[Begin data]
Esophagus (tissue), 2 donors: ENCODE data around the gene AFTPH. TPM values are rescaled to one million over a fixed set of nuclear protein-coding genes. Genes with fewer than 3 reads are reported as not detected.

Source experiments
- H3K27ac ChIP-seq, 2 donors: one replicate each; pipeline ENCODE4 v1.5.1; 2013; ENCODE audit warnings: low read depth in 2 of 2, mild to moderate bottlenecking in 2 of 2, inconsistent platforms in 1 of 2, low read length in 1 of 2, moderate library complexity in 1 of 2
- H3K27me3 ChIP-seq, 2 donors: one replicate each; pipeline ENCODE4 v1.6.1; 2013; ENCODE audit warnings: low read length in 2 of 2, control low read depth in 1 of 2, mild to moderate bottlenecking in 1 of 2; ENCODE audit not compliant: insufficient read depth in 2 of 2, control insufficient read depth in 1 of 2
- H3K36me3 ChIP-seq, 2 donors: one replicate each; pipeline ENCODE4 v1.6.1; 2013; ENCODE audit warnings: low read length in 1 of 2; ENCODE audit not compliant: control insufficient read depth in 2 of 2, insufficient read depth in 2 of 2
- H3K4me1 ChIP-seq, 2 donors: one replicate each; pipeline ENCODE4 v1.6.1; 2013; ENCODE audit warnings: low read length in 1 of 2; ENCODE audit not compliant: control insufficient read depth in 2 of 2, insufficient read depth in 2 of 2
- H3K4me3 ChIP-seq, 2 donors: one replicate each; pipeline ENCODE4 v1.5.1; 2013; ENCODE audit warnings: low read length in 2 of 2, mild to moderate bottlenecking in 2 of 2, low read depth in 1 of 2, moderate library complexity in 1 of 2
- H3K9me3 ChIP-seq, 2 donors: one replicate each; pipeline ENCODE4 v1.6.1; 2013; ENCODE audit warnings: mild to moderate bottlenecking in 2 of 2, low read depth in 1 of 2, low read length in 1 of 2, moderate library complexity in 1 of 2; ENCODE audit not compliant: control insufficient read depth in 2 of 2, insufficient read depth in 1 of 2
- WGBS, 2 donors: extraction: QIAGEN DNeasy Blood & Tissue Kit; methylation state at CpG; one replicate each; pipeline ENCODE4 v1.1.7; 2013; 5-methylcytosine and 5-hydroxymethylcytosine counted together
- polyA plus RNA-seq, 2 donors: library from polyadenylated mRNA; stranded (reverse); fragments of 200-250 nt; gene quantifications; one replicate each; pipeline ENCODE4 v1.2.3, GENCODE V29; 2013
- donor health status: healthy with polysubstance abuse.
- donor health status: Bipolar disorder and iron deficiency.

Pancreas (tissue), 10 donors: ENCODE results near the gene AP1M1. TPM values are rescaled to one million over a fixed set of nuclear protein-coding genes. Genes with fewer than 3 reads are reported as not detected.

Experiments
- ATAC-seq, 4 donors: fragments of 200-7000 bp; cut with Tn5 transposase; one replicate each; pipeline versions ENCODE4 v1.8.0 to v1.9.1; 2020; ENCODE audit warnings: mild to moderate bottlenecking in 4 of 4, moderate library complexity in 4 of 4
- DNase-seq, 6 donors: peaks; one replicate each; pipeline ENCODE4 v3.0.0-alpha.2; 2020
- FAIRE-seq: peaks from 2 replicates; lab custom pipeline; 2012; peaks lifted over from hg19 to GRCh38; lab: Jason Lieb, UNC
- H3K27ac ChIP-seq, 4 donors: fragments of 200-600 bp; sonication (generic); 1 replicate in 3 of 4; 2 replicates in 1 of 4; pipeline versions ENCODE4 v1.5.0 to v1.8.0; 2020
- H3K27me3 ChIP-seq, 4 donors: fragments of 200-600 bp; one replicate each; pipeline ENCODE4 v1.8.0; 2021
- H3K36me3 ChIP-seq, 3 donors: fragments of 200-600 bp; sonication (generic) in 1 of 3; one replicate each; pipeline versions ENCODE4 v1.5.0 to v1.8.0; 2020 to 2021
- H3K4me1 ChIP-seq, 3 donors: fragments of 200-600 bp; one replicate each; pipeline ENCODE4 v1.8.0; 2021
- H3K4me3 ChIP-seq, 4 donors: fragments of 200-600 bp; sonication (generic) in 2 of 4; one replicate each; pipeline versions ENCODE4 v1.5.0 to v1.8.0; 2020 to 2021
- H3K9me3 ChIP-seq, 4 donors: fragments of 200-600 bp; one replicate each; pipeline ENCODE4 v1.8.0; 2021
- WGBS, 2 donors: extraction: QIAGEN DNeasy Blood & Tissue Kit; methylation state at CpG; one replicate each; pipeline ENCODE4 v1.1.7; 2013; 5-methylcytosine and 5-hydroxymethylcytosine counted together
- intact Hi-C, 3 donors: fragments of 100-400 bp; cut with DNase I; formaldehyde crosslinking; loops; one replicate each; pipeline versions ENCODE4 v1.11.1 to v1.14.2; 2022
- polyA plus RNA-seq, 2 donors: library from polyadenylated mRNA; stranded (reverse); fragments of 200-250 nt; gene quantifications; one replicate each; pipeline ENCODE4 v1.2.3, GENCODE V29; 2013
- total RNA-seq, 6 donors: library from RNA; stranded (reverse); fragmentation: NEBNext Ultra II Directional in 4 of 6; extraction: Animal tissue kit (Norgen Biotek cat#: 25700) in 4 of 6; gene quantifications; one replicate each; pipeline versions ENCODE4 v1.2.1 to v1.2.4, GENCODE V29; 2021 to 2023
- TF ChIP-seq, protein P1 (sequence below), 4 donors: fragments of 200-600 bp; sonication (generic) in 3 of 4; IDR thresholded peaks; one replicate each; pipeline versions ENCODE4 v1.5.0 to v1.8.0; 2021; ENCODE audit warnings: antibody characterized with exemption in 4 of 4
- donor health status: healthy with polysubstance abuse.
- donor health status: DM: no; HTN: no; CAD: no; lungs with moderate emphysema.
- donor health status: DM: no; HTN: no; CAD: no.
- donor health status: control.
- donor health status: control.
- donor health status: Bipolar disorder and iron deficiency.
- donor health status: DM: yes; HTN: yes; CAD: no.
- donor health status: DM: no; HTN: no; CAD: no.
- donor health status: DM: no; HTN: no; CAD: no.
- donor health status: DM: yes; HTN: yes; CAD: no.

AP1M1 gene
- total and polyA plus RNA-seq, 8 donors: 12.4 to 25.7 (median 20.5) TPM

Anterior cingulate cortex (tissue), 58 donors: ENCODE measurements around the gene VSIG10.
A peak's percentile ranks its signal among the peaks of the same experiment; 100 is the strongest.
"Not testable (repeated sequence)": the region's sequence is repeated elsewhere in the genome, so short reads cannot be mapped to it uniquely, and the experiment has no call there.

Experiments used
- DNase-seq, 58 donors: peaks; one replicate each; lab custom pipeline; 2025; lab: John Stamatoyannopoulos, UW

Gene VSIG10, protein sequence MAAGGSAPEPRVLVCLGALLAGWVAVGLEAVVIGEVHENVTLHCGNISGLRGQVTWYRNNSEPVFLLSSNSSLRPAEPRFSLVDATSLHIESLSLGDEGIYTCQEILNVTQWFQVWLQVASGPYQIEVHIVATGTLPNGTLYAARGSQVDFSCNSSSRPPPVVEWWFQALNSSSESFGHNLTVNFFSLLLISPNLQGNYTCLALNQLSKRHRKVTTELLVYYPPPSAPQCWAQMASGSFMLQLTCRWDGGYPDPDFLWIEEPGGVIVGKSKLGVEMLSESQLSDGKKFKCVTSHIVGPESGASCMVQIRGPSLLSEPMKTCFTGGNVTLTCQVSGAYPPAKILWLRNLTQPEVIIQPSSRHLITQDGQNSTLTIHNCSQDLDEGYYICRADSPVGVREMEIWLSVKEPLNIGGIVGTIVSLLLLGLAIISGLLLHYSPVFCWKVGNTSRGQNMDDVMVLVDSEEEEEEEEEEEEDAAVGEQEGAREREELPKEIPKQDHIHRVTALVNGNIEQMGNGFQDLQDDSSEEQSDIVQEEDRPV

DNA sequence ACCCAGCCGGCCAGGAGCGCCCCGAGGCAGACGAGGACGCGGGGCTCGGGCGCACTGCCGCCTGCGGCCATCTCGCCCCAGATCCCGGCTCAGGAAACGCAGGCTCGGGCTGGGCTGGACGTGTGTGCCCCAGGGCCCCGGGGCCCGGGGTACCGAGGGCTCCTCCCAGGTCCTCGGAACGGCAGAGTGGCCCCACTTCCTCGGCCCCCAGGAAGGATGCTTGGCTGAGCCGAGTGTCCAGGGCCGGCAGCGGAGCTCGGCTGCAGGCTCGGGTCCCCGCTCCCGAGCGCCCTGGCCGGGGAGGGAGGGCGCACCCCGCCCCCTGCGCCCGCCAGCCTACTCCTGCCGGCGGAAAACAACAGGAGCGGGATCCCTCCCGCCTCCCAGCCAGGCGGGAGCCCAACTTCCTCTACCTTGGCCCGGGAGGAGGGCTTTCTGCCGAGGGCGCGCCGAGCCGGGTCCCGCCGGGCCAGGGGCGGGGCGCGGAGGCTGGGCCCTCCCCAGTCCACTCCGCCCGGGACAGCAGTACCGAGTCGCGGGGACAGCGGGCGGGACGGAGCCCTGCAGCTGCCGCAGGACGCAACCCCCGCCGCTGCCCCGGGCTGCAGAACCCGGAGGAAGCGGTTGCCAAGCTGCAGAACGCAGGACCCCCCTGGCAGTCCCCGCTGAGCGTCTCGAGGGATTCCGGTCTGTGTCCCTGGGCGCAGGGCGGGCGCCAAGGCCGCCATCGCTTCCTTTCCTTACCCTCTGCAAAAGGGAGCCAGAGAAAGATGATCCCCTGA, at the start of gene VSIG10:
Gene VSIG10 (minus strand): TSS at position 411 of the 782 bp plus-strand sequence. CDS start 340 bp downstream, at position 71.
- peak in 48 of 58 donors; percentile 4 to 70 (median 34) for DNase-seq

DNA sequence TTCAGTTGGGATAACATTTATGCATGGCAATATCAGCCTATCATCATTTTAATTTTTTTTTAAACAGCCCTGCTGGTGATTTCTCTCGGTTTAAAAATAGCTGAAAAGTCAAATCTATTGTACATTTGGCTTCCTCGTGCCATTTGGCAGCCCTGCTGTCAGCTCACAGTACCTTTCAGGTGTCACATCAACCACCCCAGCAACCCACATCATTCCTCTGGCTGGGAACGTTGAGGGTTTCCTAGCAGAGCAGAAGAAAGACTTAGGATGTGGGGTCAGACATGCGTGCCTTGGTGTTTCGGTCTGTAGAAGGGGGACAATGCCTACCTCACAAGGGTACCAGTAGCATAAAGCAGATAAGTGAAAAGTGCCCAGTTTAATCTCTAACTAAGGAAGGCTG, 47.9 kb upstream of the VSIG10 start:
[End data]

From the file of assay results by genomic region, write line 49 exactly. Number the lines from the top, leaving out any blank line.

- peak in 48 of 58 donors; percentile 4 to 70 (median 34) for DNase-seq